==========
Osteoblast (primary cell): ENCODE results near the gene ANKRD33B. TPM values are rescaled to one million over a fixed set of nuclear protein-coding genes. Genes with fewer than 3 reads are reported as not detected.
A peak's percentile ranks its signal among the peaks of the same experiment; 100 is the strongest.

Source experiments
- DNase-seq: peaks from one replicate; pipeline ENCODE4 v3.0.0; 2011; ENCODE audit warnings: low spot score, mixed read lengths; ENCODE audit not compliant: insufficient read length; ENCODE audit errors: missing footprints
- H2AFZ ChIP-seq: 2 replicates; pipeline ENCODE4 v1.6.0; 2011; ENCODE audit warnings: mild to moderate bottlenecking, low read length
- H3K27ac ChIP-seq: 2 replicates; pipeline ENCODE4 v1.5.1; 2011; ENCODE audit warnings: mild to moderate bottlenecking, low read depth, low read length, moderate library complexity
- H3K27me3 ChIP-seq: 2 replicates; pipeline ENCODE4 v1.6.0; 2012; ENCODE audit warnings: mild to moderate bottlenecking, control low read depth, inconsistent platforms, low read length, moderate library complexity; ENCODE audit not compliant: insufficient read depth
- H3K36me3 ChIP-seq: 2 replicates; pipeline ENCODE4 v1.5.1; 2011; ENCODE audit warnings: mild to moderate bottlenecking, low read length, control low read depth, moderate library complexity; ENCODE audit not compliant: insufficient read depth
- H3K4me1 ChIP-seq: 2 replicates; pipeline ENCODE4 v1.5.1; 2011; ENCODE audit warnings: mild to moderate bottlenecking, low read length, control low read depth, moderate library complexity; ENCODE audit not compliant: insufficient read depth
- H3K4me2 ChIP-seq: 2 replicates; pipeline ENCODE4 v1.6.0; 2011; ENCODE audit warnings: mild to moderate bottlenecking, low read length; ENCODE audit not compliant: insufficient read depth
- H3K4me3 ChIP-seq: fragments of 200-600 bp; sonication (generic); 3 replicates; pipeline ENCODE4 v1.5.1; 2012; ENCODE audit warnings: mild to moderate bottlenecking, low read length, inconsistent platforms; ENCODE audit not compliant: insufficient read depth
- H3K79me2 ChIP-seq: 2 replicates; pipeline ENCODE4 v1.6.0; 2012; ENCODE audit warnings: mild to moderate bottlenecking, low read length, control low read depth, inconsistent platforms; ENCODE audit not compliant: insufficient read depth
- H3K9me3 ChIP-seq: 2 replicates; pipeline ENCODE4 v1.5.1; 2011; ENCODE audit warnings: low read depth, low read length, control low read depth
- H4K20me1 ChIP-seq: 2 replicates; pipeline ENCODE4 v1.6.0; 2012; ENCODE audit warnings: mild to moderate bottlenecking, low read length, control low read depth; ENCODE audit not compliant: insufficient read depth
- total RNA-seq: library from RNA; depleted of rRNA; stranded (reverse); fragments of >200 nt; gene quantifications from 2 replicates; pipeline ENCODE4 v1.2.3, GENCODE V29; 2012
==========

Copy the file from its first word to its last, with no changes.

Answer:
Osteoblast (primary cell): ENCODE results near the gene ANKRD33B. TPM values are rescaled to one million over a fixed set of nuclear protein-coding genes. Genes with fewer than 3 reads are reported as not detected.
A peak's percentile ranks its signal among the peaks of the same experiment; 100 is the strongest.

Source experiments
- DNase-seq: peaks from one replicate; pipeline ENCODE4 v3.0.0; 2011; ENCODE audit warnings: low spot score, mixed read lengths; ENCODE audit not compliant: insufficient read length; ENCODE audit errors: missing footprints
- H2AFZ ChIP-seq: 2 replicates; pipeline ENCODE4 v1.6.0; 2011; ENCODE audit warnings: mild to moderate bottlenecking, low read length
- H3K27ac ChIP-seq: 2 replicates; pipeline ENCODE4 v1.5.1; 2011; ENCODE audit warnings: mild to moderate bottlenecking, low read depth, low read length, moderate library complexity
- H3K27me3 ChIP-seq: 2 replicates; pipeline ENCODE4 v1.6.0; 2012; ENCODE audit warnings: mild to moderate bottlenecking, control low read depth, inconsistent platforms, low read length, moderate library complexity; ENCODE audit not compliant: insufficient read depth
- H3K36me3 ChIP-seq: 2 replicates; pipeline ENCODE4 v1.5.1; 2011; ENCODE audit warnings: mild to moderate bottlenecking, low read length, control low read depth, moderate library complexity; ENCODE audit not compliant: insufficient read depth
- H3K4me1 ChIP-seq: 2 replicates; pipeline ENCODE4 v1.5.1; 2011; ENCODE audit warnings: mild to moderate bottlenecking, low read length, control low read depth, moderate library complexity; ENCODE audit not compliant: insufficient read depth
- H3K4me2 ChIP-seq: 2 replicates; pipeline ENCODE4 v1.6.0; 2011; ENCODE audit warnings: mild to moderate bottlenecking, low read length; ENCODE audit not compliant: insufficient read depth
- H3K4me3 ChIP-seq: fragments of 200-600 bp; sonication (generic); 3 replicates; pipeline ENCODE4 v1.5.1; 2012; ENCODE audit warnings: mild to moderate bottlenecking, low read length, inconsistent platforms; ENCODE audit not compliant: insufficient read depth
- H3K79me2 ChIP-seq: 2 replicates; pipeline ENCODE4 v1.6.0; 2012; ENCODE audit warnings: mild to moderate bottlenecking, low read length, control low read depth, inconsistent platforms; ENCODE audit not compliant: insufficient read depth
- H3K9me3 ChIP-seq: 2 replicates; pipeline ENCODE4 v1.5.1; 2011; ENCODE audit warnings: low read depth, low read length, control low read depth
- H4K20me1 ChIP-seq: 2 replicates; pipeline ENCODE4 v1.6.0; 2012; ENCODE audit warnings: mild to moderate bottlenecking, low read length, control low read depth; ENCODE audit not compliant: insufficient read depth
- total RNA-seq: library from RNA; depleted of rRNA; stranded (reverse); fragments of >200 nt; gene quantifications from 2 replicates; pipeline ENCODE4 v1.2.3, GENCODE V29; 2012